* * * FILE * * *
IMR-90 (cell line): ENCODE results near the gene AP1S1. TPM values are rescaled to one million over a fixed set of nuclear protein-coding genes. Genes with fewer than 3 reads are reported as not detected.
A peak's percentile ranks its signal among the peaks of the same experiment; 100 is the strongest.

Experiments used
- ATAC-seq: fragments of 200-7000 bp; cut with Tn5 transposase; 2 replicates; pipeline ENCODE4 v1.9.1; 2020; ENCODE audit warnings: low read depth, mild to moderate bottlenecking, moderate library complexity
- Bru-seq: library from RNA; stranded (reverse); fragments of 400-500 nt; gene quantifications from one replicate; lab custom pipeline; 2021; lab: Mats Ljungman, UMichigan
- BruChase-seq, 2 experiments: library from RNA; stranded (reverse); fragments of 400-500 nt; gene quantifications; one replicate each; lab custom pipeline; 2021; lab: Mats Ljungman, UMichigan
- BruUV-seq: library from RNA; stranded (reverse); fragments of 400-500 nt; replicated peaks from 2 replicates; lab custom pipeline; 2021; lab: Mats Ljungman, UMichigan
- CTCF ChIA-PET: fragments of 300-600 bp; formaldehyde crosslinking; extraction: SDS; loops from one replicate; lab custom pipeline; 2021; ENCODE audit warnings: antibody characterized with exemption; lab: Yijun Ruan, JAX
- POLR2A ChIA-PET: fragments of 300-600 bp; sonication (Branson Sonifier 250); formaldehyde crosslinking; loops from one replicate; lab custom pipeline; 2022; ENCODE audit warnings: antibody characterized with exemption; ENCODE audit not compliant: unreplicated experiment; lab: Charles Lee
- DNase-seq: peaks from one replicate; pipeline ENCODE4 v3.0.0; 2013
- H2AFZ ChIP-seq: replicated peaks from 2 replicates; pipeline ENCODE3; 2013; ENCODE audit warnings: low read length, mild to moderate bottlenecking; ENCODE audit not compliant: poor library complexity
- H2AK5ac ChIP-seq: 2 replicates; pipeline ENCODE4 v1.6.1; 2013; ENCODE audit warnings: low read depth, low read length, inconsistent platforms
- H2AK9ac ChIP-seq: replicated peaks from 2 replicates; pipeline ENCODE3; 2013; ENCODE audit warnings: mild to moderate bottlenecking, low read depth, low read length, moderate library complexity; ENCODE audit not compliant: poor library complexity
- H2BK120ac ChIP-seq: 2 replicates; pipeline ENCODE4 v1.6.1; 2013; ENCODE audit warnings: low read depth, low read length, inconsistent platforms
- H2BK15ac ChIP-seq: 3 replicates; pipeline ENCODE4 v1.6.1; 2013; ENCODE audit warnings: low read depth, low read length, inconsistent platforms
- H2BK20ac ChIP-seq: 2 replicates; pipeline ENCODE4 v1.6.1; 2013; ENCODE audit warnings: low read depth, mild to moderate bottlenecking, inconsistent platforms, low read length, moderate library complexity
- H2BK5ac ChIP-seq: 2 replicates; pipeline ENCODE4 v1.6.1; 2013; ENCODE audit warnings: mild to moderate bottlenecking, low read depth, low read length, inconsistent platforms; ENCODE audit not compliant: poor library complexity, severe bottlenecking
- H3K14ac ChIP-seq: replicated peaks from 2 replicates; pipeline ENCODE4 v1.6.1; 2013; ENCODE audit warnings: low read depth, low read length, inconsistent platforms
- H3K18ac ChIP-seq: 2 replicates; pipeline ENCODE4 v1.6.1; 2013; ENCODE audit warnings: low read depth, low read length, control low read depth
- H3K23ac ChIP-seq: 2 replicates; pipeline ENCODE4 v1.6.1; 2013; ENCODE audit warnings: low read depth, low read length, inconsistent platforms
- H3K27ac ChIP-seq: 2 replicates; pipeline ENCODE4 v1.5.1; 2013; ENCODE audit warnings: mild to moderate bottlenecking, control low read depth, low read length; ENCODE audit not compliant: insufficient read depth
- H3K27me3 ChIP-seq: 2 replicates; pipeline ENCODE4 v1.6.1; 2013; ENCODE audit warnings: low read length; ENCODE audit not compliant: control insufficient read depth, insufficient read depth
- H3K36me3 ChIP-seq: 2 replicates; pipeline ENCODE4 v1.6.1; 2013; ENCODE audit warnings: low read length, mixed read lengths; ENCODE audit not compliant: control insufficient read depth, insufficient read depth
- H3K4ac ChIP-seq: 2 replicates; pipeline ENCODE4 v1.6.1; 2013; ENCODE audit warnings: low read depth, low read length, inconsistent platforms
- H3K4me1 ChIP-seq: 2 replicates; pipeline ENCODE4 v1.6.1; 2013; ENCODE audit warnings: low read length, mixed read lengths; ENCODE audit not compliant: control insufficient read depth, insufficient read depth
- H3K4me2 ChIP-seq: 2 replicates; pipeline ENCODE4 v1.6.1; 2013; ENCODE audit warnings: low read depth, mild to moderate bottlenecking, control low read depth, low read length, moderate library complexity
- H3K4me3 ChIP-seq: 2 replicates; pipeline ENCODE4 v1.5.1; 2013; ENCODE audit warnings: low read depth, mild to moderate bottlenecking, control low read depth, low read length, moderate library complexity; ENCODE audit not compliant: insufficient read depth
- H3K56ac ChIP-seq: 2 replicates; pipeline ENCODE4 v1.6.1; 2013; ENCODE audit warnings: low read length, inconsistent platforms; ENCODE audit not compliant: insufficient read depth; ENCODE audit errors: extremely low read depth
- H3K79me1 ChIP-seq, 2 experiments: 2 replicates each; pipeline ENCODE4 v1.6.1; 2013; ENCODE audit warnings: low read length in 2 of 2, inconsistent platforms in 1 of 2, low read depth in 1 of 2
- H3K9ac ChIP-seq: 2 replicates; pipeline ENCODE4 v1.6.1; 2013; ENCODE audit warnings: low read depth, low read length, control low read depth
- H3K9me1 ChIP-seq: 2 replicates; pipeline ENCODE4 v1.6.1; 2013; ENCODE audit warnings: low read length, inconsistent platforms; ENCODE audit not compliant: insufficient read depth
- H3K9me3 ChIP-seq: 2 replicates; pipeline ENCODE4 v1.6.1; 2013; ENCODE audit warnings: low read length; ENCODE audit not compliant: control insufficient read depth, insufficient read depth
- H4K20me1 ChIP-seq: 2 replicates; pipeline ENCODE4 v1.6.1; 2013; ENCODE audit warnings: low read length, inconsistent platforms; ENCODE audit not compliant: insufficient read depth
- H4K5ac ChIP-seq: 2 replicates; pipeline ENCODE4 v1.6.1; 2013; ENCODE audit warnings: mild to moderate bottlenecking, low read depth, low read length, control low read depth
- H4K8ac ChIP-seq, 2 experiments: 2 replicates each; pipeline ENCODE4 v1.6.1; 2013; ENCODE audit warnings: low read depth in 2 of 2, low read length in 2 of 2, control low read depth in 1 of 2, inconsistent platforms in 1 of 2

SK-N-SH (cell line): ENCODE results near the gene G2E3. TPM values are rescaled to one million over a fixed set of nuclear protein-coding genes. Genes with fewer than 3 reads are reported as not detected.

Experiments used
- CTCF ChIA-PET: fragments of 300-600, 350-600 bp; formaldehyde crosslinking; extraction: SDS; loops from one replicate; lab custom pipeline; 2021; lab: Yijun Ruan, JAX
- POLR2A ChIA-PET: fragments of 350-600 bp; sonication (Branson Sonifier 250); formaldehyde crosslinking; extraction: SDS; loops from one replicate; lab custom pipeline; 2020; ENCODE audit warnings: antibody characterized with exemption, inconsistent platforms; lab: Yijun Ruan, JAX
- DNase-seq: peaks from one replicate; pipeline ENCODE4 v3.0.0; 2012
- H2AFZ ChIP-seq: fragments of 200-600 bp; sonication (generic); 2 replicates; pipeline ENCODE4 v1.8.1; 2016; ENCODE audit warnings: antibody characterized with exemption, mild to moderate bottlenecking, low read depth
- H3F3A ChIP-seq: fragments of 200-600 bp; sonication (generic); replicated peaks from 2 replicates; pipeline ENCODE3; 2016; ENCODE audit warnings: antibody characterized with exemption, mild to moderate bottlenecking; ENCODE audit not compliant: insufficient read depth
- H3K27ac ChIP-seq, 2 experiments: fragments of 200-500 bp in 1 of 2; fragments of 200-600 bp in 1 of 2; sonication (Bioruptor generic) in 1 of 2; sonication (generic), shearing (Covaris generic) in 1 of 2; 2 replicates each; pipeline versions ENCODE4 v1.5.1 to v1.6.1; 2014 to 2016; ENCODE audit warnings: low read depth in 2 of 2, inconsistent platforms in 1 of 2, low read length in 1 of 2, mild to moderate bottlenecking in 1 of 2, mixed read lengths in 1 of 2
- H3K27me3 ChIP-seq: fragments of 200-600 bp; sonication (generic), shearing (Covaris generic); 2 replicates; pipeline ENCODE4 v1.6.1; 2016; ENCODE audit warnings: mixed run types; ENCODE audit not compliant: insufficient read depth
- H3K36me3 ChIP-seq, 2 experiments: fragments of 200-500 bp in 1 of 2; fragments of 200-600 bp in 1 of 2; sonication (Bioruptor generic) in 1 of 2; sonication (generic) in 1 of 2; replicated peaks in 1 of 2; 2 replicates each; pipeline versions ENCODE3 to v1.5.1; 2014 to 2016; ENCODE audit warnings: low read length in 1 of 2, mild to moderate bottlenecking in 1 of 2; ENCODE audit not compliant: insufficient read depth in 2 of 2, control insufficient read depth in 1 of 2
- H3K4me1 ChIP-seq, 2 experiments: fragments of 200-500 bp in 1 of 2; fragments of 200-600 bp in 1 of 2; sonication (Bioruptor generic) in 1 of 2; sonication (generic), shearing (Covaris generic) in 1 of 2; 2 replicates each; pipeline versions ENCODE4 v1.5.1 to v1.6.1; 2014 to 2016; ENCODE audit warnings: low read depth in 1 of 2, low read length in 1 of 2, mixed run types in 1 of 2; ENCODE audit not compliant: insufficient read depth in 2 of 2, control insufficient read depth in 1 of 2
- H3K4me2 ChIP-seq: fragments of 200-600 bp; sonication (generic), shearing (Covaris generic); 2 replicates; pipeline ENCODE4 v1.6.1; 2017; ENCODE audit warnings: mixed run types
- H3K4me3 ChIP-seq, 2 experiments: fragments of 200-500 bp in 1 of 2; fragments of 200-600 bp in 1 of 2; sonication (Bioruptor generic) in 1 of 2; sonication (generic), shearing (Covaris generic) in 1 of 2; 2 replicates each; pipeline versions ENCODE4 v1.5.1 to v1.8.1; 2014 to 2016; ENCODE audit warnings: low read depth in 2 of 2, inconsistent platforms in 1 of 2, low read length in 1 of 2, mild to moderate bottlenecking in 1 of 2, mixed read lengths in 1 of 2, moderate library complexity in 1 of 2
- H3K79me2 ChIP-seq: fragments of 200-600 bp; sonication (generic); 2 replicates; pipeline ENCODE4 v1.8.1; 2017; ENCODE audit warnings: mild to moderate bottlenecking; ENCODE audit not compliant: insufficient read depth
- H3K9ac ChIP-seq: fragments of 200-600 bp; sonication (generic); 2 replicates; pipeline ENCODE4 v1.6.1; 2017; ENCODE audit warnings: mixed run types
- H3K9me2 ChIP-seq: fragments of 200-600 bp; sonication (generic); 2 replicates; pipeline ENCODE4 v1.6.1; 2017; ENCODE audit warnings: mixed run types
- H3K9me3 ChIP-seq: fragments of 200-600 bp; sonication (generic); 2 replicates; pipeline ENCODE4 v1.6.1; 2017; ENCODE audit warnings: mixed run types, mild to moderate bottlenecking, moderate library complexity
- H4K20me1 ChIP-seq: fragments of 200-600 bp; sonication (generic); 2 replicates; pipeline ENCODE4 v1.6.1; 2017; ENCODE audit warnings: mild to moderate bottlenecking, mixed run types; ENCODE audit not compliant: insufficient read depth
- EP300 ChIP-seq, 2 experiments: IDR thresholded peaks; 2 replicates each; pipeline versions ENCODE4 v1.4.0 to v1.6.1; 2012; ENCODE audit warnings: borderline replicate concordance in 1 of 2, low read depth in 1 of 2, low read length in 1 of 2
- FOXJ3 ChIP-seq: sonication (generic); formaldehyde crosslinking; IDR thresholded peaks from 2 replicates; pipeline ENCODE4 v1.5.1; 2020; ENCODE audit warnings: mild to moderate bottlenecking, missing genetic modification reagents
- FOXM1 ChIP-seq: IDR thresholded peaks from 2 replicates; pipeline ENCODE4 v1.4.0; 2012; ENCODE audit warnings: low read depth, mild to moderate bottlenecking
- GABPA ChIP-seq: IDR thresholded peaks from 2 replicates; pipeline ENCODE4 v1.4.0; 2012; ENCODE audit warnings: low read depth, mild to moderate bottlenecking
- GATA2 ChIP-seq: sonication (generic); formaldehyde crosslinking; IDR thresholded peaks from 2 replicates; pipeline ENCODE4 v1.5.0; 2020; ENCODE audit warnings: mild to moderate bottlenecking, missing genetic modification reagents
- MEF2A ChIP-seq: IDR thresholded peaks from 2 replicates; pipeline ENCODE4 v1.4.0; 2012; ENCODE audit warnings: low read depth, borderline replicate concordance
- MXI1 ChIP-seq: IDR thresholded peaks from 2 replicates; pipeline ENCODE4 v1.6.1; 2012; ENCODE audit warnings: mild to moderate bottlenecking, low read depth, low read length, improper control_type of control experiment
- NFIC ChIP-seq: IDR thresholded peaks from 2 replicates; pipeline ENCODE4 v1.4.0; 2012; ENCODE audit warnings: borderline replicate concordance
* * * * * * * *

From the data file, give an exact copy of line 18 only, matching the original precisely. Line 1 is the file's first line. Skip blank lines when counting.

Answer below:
- H3K14ac ChIP-seq: replicated peaks from 2 replicates; pipeline ENCODE4 v1.6.1; 2013; ENCODE audit warnings: low read depth, low read length, inconsistent platforms